The Planetarium/Observatory (4:11)

  • This is where the real story begins...and ends.
  • The lecture is a metaphor for the story
  • Characters "observe" the stars, while we "observe" them.
  • People come and go, but stars remain fixed.
  • Three constellations represent the three main characters.
    • Orion, the hunter: Plato who killed the puppies, and later hunts with a gun, and is hunted in turn.
    • Cancer: Judy--Intuitive, sentimental, compassionate and protective.
    • Taurus: Jim--Strong, dependable (what his father is not), sensual, and creative.
  • Explosion: Red turns to blue.
  • Cycle of death and rebirth.
  • Man, existing alone, seems himself an episode of little consequence.
  • May I have your attention? Oh, what the heck!

Psalm 8:1-5

1 O Lord, our God, how majestic is your name in all the earth! You have set your glory above the heavens. 2 Out of the mouths of babes and infants you have founded a bulwark because of your foes, to silence the enemy and the avenger. 3 When I consider the heavens, the work of your fingers, the moon and the stars that you have established; 4 what is man that you are mindful of him, and the son of man that you care for him? 5 Yet you have made him a little lower than the angels, and crowned him with glory and honor.

  • Psalm 8 teaches that man is indeed insignificant, but not alone, chosen by God.

The Knife Fight (3:21)

  • He is drawn into the fight by being called "chicken" (unmanly).
  • Notice how Jim plays the part of the bull.
  • The inside of the gang leader's coat is red.
  • Fight is designed to draw blood--a little bit of red on white shirt. Jim is becoming a rebel.
  • Dead = cold = red followed by blue (Plato is always cold).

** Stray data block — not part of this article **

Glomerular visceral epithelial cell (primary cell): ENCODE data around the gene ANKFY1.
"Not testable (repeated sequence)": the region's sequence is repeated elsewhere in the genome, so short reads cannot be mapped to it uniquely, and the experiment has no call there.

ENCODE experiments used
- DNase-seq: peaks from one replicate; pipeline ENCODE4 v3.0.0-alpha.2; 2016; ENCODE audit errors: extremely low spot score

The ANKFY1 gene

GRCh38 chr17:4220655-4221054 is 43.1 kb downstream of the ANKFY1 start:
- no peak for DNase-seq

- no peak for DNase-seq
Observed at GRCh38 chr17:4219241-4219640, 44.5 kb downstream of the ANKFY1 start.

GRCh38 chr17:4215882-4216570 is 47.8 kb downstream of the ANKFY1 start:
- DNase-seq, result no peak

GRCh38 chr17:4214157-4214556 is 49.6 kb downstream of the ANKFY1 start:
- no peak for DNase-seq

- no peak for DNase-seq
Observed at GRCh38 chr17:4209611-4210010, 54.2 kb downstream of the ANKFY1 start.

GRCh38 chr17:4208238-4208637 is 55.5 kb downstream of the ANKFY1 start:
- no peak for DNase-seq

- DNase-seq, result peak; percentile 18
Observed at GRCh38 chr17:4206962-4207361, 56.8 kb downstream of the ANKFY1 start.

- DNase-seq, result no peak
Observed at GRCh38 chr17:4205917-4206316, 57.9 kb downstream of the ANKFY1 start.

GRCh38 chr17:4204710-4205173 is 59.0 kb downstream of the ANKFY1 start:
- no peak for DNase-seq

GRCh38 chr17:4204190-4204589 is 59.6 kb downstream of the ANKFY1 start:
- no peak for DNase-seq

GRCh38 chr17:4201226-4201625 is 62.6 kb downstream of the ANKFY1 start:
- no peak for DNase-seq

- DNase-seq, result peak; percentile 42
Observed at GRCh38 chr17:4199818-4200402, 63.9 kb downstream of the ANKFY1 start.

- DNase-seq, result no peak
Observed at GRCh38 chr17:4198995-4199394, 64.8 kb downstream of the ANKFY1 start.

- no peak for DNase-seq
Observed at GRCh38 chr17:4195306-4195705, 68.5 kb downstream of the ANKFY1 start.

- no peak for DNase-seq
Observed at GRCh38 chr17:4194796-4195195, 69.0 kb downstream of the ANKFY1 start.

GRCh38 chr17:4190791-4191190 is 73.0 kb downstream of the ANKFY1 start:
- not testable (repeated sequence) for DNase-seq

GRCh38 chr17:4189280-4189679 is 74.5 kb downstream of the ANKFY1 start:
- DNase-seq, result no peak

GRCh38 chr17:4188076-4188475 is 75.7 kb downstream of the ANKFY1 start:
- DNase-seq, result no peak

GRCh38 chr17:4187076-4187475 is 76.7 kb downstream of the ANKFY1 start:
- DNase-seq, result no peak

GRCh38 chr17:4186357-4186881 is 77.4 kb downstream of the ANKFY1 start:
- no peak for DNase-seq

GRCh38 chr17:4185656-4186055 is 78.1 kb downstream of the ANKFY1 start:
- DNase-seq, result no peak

The Chicken Run (2:28)

  • Jim is now in a fully red (iconic) jacket. He's a full fledged rebel.
  • Note Plato projecting "father roles" on Jim.
  • Judy wants the attention from Jim she doesn't get from her father.
  • The water represents the dark abyss, like the cold stars in the planetarium...the end.
  • You gotta do something (in the face of death, the abyss).

Stand up for Me (2:42)

  • Aftermath of the Chicken Run death, Jim wants to turn himself in.
  • Notice the placement of the characters on the stairs--symbolic levels.
  • Jim: "Dad, stand up for me!"
  • Predictably, Mom is the one who saves Dad.

The House (1:46)

  • Plato: "We're safe here." Lights three candles for three-person family.
  • Jim and Judy role play as a couple, later Plato role plays as their child.
  • This is the happiest point in the film, but it's still imagined, not entirely real.

Not My Father (1:38)

  • Police arrive, and gang boys are already in the house.
  • Jim and Judy left Plato asleep to be alone together.
  • Plato, feeling abandoned, desperate for "salvation" lashes out (hunter).
  • Accuses his "father figure" (Jim) and then rejects him.

Giving the Jacket (0:27)

  • The Jacket is symbolic--of rebellion (which Jim gives up) but also compassion. This time Plato accepts it.
  • Plato is a real person, not a toy monkey.
  • Jim is acting like a father, like a man. Strong, but also sensitive.

2 Corinthians 1:3-4

3 Blessed be the God and Father of our Lord Jesus Christ, the Father of mercies and the God of all consolation, 4 who consoles us in all our affliction, so that we may be able to console those who are in any affliction with the consolation with which we ourselves are consoled by God.

I got the bullets! (2:31)

  • Note the red light.
  • Jim grieves and comforts.
  • Plato's socks--both red and blue (hot & cold, life & death).
  • Jim and his father finally stand up together.
  • Plato's death is not the focus. Death is inevitable. The point is life.

Closing Scene (2:17)

  • Plato's nanny is incorrect--he finally had someone.
  • Jim zips up Jacket, saying goodbye to Plato and his rebelliousness.
  • Father shows kindness, puts brown jacket on Jim.
  • Jim now has a friend, he is no longer alone (and inconsequential)
  • Parents smile knowingly. Their son (and American youth) will be okay.
  • Plato had once asked Jim if the world would end at night. Jim said, no, in the morning.
  • Film ends as a new day breaks, and the planetarium curator enters the building, and life goes on.